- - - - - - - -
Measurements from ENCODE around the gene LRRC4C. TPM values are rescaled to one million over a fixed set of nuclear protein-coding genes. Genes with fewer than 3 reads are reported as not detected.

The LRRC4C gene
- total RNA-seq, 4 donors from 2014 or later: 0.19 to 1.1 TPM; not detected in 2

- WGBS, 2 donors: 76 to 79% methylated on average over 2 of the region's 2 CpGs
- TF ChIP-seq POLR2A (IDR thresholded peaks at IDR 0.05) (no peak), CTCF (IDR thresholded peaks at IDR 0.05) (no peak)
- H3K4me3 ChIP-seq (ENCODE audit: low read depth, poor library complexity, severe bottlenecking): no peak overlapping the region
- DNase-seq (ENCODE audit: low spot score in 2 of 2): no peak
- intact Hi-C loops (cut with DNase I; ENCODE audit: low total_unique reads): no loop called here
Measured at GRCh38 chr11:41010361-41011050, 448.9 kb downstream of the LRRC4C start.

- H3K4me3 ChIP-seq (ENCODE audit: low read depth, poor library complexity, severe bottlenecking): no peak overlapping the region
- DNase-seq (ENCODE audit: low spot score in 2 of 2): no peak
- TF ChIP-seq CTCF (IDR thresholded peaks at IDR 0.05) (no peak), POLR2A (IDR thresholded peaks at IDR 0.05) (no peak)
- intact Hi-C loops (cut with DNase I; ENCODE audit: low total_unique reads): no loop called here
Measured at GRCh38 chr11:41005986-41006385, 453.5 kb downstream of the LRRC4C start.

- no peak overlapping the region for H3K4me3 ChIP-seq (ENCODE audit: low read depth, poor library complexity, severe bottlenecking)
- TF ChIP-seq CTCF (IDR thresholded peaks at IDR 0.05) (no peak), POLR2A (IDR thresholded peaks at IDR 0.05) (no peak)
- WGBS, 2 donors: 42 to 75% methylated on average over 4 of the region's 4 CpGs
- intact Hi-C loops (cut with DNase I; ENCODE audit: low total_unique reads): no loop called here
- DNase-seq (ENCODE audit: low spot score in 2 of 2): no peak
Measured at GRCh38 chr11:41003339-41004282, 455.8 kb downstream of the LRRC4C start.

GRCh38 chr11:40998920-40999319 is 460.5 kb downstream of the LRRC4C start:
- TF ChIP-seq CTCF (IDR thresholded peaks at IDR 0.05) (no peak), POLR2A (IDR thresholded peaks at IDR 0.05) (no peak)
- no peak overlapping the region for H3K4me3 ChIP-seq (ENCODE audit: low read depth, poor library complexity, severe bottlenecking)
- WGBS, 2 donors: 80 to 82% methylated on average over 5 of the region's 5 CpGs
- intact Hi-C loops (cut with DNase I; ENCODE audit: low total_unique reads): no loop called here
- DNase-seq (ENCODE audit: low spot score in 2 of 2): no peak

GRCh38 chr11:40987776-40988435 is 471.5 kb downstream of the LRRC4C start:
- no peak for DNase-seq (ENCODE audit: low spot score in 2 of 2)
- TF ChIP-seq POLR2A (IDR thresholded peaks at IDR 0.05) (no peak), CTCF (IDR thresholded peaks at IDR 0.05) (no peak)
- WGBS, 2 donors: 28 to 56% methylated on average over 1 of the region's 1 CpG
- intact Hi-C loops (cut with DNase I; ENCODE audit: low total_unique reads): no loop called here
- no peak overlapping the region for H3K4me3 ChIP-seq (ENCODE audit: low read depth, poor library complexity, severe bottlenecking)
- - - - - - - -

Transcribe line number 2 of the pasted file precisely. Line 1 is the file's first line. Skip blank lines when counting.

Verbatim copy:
The LRRC4C gene